D: What did you think of the
Michigan student section as opposed
to Duke's?
H: It seemed like every place we
played was loud. When we were at
home, we had a loud crowd. When we
were on the road, it seemed like ev-
erybody hated us. Everybody was loud
on the road.
D: Do you think athletes at schools
like Michigan and Duke, where the
academics are a major focus, are at a
H: Not really. Both schools are
tough. I can't really speak for the situa-
tion at Michigan, but at Duke, I know
that the academics are definitely tough.
But you can find ways to budget (time).
It proves that if you go to tough schools
Go where the
athletes go--

Baror hop& kat Shrpedt

and have demands in both areas and still
have time to do well in both areas, it is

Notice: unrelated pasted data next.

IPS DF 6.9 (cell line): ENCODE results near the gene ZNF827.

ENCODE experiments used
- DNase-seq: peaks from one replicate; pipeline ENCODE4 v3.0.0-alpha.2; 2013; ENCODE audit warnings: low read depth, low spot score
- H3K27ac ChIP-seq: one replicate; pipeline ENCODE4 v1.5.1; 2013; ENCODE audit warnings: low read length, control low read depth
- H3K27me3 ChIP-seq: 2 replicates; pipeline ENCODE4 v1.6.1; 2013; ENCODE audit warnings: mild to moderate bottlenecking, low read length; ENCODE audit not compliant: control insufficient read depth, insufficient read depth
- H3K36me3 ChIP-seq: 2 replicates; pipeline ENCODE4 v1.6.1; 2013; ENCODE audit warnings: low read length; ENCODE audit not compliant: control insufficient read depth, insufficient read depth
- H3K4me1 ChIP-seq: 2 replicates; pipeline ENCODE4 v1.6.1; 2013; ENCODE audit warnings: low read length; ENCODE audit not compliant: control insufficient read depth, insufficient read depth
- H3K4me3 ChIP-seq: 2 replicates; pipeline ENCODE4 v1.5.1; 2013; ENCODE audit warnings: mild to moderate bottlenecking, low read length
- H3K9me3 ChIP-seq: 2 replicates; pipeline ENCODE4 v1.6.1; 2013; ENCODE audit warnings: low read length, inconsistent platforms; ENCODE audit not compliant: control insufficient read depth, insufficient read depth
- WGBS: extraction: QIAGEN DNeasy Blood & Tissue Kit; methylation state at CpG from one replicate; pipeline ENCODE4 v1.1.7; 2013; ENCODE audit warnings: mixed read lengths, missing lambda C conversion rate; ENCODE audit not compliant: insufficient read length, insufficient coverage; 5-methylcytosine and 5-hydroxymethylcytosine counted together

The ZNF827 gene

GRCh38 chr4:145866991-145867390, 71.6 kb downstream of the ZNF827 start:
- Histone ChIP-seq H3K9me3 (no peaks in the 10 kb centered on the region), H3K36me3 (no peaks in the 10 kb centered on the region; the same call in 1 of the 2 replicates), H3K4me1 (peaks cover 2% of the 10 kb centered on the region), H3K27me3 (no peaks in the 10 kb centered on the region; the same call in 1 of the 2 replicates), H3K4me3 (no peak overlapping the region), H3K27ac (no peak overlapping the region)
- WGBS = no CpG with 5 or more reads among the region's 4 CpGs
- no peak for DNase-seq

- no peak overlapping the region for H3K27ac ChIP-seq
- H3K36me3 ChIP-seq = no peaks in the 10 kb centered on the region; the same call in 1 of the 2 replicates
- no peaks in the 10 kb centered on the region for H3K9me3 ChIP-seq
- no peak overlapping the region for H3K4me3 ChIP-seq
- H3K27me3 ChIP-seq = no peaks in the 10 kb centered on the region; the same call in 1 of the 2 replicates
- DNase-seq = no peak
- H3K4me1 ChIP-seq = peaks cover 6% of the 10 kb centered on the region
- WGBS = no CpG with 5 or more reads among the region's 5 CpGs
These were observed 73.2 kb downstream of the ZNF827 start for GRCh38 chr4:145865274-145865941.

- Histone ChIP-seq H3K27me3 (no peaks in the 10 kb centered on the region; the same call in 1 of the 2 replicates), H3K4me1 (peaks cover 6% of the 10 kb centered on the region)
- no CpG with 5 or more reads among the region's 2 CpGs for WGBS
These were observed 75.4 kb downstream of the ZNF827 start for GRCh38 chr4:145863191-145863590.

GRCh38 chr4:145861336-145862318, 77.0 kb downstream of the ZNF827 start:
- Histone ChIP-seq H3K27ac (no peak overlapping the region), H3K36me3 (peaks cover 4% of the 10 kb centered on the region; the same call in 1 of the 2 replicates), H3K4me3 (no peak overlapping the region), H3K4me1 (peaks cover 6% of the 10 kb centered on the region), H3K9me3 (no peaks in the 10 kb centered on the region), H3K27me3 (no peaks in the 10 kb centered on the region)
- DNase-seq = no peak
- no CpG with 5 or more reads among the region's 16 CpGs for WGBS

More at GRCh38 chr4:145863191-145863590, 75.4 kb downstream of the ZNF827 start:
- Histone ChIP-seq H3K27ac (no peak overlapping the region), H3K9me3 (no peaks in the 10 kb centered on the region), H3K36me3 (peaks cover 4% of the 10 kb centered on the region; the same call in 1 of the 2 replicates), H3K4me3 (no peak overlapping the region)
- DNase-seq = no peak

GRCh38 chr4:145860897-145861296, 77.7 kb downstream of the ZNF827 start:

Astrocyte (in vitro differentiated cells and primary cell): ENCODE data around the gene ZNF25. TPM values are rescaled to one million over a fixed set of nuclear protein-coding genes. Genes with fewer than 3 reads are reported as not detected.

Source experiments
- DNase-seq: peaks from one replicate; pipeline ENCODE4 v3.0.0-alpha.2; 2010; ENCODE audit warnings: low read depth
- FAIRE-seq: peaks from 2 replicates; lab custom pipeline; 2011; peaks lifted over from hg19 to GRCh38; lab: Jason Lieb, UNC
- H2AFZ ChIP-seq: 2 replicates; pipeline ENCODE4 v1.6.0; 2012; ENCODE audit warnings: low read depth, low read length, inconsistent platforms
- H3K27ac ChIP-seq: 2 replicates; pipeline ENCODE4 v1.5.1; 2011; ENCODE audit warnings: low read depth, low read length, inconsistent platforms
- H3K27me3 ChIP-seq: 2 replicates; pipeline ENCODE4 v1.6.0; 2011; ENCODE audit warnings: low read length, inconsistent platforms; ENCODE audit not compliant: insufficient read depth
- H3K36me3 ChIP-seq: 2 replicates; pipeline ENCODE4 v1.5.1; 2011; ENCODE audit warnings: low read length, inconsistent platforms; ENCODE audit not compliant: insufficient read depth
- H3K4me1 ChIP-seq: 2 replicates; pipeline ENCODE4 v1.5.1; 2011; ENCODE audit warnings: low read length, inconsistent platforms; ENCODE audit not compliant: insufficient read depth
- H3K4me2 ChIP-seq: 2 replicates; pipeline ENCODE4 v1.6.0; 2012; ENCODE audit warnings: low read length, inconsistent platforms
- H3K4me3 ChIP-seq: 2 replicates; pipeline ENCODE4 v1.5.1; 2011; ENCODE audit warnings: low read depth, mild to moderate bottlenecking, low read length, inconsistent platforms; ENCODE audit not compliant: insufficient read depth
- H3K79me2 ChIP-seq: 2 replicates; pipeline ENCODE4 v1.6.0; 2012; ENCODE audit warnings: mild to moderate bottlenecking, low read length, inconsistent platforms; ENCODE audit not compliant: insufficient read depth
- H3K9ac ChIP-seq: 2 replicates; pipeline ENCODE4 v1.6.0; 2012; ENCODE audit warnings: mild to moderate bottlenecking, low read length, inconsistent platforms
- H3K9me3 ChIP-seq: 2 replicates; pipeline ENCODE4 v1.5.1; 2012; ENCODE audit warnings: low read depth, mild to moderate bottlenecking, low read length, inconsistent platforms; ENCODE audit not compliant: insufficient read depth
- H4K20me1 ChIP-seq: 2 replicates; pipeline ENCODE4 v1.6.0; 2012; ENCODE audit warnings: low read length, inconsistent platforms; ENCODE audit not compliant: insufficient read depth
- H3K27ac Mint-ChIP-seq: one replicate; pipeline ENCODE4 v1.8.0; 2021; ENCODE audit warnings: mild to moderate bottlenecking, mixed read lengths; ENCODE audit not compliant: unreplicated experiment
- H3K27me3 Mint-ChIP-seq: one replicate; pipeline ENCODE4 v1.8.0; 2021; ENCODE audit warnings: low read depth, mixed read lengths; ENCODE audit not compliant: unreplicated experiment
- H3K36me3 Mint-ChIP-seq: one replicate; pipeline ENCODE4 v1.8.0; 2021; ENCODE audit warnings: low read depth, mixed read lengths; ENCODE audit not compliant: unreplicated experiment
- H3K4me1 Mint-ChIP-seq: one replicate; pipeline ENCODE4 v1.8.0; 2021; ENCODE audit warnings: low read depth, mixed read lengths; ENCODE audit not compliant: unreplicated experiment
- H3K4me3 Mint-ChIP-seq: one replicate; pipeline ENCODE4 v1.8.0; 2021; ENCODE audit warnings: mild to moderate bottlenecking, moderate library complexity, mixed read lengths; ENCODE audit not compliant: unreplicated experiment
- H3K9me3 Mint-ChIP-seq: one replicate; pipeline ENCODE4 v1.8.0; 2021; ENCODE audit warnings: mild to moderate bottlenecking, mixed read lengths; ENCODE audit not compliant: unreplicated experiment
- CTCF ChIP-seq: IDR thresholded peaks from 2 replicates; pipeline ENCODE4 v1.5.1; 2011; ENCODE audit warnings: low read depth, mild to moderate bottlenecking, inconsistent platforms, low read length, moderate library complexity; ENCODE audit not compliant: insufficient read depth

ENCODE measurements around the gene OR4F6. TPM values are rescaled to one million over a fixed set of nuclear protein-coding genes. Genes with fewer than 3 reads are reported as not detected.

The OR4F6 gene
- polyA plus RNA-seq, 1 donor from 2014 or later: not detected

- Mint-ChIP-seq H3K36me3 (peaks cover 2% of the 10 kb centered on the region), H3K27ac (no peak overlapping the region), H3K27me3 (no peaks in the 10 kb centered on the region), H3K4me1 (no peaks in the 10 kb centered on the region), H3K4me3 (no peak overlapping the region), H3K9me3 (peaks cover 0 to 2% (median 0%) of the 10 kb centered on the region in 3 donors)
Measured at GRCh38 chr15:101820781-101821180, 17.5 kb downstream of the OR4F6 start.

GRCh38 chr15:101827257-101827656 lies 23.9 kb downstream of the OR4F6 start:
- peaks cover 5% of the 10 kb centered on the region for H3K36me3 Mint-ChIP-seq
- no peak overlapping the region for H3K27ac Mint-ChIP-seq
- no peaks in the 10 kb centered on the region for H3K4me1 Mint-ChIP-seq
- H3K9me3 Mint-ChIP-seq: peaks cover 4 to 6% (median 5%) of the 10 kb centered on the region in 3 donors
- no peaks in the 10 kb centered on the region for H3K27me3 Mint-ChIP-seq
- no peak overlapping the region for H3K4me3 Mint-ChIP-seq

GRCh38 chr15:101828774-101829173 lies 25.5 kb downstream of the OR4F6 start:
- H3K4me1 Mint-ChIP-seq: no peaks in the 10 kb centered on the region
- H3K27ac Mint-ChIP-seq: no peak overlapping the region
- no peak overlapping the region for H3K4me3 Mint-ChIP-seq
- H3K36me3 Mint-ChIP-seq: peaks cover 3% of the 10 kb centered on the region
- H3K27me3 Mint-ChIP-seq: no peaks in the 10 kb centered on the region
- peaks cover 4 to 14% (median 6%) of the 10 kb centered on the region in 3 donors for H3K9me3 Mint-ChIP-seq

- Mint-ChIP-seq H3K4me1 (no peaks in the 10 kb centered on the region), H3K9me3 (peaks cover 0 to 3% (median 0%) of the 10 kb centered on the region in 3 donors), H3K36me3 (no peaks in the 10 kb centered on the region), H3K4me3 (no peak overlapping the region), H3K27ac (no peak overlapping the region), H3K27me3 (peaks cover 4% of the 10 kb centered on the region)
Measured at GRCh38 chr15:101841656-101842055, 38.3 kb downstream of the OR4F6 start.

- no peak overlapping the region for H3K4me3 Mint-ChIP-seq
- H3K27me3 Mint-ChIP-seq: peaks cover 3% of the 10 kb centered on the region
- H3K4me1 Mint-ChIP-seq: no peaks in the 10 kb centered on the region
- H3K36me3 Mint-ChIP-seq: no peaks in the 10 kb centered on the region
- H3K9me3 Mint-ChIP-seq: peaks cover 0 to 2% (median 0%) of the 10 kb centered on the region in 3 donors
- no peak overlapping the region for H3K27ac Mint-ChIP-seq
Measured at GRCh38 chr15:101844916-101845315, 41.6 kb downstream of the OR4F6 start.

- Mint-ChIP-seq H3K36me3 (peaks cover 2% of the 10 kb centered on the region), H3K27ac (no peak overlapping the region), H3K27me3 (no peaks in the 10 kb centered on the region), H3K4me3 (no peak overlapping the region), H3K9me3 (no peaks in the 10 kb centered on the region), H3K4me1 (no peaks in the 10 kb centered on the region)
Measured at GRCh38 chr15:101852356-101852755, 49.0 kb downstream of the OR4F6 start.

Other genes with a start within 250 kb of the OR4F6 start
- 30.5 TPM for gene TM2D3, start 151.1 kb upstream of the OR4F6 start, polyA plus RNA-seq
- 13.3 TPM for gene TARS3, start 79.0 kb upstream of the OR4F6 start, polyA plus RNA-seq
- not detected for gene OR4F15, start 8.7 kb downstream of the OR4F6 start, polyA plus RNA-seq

definitely possible. (Academic suc-
cess) was something that happened.
People graduated, people did well there,
and people did well on the court too.
D: Do you regret your decision not
toleave ayear early for the NBA draft?
H: No. I had the best time in
college and I enjoyed it. I had a great
time in school and playing basketball.
I don't regret anything at all about
staying in school. It was a great deci-
sion on my part because I think it
turned out really well.
D: What do you think of today's
trend where the top players leave af-
ter their sophomore and sometimes
even freshman seasons for the allure
of the NBA?
H: Idon't mind. People have to do
what is best for them. It so happens
that staying in school was the best
thing for me. I enjoyed school and I
had a great time playing for coach K.
To each his own. Everyone has their